Advanced Medical Isotopes
ORNL researchers produce a wide range of medical radioisotopes
Like fuel-cycle researchers, scientists in ORNL's isotopes program have a vested interest in exploring the production and processing of radioisotopes—in this case for medical applications. Dating back to 1946, the laboratory's radioisotope program relies heavily on the production capabilities of the High Flux Isotope Reactor. Since its construction in the mid-1960s, researchers have used HFIR to produce a wide range of medical radioisotopes and have greatly advanced the design and testing of new radiopharmaceuticals.
The production of different isotopes requires neutrons with various energy levels. HFIR is one of two facilities in the world that provides enough neutrons in a specific energy range to enable the production of several critical isotopes. These radioisotopes are used in a variety of therapeutic applications in nuclear medicine, cancer research and other specialties, including therapies for liver and skin cancer. Other applications of ORNL-produced radioisotopes include treating rheumatoid arthritis and relieving bone pain associated with the spread of prostate, breast and lung cancers. These painrelieving treatments don't kill cancer cells, but they greatly increase the quality of life for terminally ill patients.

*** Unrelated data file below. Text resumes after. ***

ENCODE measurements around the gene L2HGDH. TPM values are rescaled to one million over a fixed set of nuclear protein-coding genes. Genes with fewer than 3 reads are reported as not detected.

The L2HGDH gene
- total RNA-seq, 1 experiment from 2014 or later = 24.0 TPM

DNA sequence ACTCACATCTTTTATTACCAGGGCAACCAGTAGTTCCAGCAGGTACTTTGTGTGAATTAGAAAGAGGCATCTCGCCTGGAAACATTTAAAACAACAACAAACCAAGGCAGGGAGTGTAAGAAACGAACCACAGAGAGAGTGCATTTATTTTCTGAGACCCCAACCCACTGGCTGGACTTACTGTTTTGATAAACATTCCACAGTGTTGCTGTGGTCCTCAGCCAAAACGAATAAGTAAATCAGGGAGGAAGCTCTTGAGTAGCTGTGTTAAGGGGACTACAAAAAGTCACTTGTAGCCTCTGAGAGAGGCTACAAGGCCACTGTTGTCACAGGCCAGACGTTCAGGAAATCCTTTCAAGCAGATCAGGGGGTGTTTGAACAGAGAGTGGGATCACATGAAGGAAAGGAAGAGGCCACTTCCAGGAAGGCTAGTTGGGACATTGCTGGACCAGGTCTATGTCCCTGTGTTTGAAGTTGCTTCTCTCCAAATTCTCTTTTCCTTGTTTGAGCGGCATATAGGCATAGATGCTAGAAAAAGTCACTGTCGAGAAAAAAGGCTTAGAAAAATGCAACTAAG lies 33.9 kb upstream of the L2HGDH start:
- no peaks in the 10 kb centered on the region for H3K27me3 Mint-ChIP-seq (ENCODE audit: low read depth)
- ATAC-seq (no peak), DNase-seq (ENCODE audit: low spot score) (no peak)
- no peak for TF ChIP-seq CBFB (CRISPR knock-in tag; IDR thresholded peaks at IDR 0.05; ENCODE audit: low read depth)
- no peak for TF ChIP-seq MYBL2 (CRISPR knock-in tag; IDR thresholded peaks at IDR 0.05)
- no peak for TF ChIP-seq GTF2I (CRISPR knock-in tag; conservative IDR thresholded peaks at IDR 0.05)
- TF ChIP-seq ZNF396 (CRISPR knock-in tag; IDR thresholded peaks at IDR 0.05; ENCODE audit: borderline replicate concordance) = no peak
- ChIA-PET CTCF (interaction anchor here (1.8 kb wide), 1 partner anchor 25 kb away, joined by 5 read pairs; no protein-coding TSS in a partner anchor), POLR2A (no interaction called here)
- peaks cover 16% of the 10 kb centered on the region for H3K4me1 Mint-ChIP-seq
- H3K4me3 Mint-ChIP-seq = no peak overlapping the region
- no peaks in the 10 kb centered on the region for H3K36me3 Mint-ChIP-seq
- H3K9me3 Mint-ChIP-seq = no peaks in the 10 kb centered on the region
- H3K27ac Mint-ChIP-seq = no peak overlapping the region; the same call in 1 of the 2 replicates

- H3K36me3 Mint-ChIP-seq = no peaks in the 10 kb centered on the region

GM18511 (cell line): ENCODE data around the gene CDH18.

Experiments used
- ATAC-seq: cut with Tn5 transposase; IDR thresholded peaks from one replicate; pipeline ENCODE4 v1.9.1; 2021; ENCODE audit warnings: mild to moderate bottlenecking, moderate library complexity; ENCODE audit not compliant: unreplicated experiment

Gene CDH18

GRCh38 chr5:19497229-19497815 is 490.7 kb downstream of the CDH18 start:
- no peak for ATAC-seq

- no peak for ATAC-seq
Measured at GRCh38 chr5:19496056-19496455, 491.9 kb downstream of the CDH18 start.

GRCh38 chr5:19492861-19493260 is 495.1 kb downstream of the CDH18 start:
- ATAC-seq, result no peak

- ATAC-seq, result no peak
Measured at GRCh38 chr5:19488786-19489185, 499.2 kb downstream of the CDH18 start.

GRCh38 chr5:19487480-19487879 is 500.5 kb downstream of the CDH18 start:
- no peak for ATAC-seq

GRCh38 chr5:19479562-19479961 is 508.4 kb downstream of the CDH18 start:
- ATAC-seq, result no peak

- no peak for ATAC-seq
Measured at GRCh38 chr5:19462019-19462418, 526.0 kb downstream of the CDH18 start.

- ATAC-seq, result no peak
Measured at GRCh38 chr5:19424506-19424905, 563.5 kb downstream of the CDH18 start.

ORNL's Nuclear Medicine Program develops technologies for both the production and use of radioisotopes and has participated in several clinical trials involving isotope-based treatments. The program also collaborates with the International Atomic Energy Agency and other institutions around the world on research into radioisotopes as well as their medical applications.
Some of this research entails investigating new techniques for purifying isotopes for use in imaging and treating tumors. These efforts involve developing and testing processes for attaching radioisotopes to molecules, antibodies and nanoparticles that zero in on specific biological features of tumors. Among the radioisotopes being applied in this way are HFIR-produced therapeutic agents, such as rhenium-188, used in the treatment of bone, liver and skin cancers; bismuth-213, used to treat acute myeloid leukemia; and radon-223, expected to be useful in the treatment of bone pain.
Another prospect on the program's horizon is harvesting isotopes from used nuclear fuel, or even proactively tweaking the composition of new fuel to yield specific isotopes in its waste stream. The thought among some isotope researchers is that if waste products are treated as the source of valuable medical isotopes, rather than strictly as a liability, recycling used fuel could become a more attractive option.—Jim Pearce